Chronologia / Chronology
1 – Independent researcher, Katowice, email@example.com; 2 – Instytut Archeologii i Etnologii PAN, Ośrodek Archeologii Gór i Wyżyn, ul. Sławkowska 17, 31-016 Kraków
In: E. Tomczak, A. Szczepanek, P. Jarosz 2021. Gogolin-Strzebniów, stanowisko 12. Cmentarzysko kultury łużyckiej na Wyżynie Śląskiej, Ocalone Dziedzictwo Archeologiczne 11, Pękowice: Stowarzyszenie Archeologów Terenowych „Stater”, Wydawnictwo Profil-Archeo, p. 101-104.
Summary: The cemetery of the Lusatian culture in Gogolin belongs to typical cemeteries of the Częstochowa-Gliwice subgroup of the Upper Silesia and Lesser Poland group dated to the end of the Bronze Age. It was probably established at the beginning of the HaB2–B3 period, so at times when quite a lot of cemeteries were established, some of which were still in use during the Hallstatt C period. The inhabitants of the Upper Silesian-Lesser Poland group maintained contacts with communities living in the area to the west of the Oder river, which are described as the Silesian group of the Lusatian culture. The influences of the Głubczyce subgroup of the Silesian group are particularly evident, which is manifested by numerous analogies in the sets of vessels and their decoration typical for areas on the left bank of the Oder. The relative chronology was verified by radiocarbon dating of bone samples from 4 graves. Calibration of the obtained dates allows dating the necropolis to the end of Period IV and Period V (HaB1-B3), with the time of its use narrowed down to the 10th century BC and the first half of the 9th century BC. The comparable age of the samples obtained from burnt and unburnt bones excludes the influence of cremation on the sample aging, defined as the “old wood effect”, i.e. the influence of carbon from the cremation pyre.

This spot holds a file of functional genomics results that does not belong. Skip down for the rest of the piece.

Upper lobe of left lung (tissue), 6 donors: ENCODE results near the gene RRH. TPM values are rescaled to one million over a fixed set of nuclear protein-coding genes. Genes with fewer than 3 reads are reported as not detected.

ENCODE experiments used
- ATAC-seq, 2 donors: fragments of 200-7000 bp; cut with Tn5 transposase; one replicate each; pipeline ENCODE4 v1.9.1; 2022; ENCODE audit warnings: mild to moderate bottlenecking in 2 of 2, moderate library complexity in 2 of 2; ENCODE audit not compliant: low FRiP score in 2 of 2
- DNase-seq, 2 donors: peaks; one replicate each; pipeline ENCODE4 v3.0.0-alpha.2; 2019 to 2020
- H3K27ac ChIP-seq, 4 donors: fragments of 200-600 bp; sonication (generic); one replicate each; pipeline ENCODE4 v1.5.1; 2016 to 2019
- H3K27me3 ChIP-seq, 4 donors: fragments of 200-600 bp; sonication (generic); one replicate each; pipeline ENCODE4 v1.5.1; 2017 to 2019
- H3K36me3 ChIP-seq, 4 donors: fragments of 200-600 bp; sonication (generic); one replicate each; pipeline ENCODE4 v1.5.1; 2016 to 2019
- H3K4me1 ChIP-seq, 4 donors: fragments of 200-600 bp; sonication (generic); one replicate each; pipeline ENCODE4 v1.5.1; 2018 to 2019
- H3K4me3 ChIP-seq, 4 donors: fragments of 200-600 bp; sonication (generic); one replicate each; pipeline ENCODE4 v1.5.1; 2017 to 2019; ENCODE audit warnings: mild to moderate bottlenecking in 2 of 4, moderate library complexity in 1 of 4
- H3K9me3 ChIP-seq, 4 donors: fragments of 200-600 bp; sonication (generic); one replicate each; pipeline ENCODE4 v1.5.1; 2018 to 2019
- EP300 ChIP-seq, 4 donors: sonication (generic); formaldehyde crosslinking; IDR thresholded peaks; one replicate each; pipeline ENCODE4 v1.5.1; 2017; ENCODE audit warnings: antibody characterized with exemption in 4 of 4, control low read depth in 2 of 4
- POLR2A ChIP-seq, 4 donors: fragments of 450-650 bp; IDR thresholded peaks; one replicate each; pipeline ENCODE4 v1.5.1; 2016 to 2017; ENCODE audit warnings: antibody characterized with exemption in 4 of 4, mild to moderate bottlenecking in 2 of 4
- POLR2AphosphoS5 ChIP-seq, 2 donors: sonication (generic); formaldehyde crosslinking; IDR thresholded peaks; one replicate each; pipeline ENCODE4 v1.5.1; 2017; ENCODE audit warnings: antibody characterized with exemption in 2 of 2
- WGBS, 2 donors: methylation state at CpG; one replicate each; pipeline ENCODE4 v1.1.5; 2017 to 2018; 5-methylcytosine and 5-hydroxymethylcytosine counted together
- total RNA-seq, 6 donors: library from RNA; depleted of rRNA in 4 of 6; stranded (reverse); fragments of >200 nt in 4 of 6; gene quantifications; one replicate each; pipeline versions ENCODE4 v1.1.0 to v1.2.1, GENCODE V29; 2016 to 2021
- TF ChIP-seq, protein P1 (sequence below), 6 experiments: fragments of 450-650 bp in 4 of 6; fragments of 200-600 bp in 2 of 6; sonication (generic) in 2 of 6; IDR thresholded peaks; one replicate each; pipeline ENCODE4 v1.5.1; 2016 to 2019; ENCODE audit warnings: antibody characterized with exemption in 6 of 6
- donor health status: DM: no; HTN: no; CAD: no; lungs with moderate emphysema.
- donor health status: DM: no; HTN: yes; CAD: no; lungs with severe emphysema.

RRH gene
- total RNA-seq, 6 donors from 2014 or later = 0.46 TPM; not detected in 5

Summing up, it can be underlined that the population buried at the cemetery constitutes the westernmost branch of the Upper Silesia-Lesser Poland group, practising a bi-ritual form of burial rite and penetrating the Silesian Upland quite early. The community using this cemetery probably lived in a close vicinity. This is confirmed by analyses of strontium isotopes in samples of burnt bones or tooth enamel of selected deceased, which indicate their local origin in most cases. These people maintained relations with other communities inhabiting the areas located both to the east and west of the Oder valley in the Gogolin region. This is evidenced not only by the equipment of graves and the form of burial, but also by the presence of a non-local individual buried in grave 63, as was demonstrated by strontium isotope analysis. This female spent her childhood in the areas north or west of the Gogolin region. However, she was fully incorporated into the local community, as evidenced by the form of burial (inhumation grave) and typical grave goods. This is only a single signal, but it may indicate that funeral rituals were of local nature and did not emphasised foreign origin of individuals. The verification of such suggestions will be carried out by isotope studies of larger series from various cemeteries.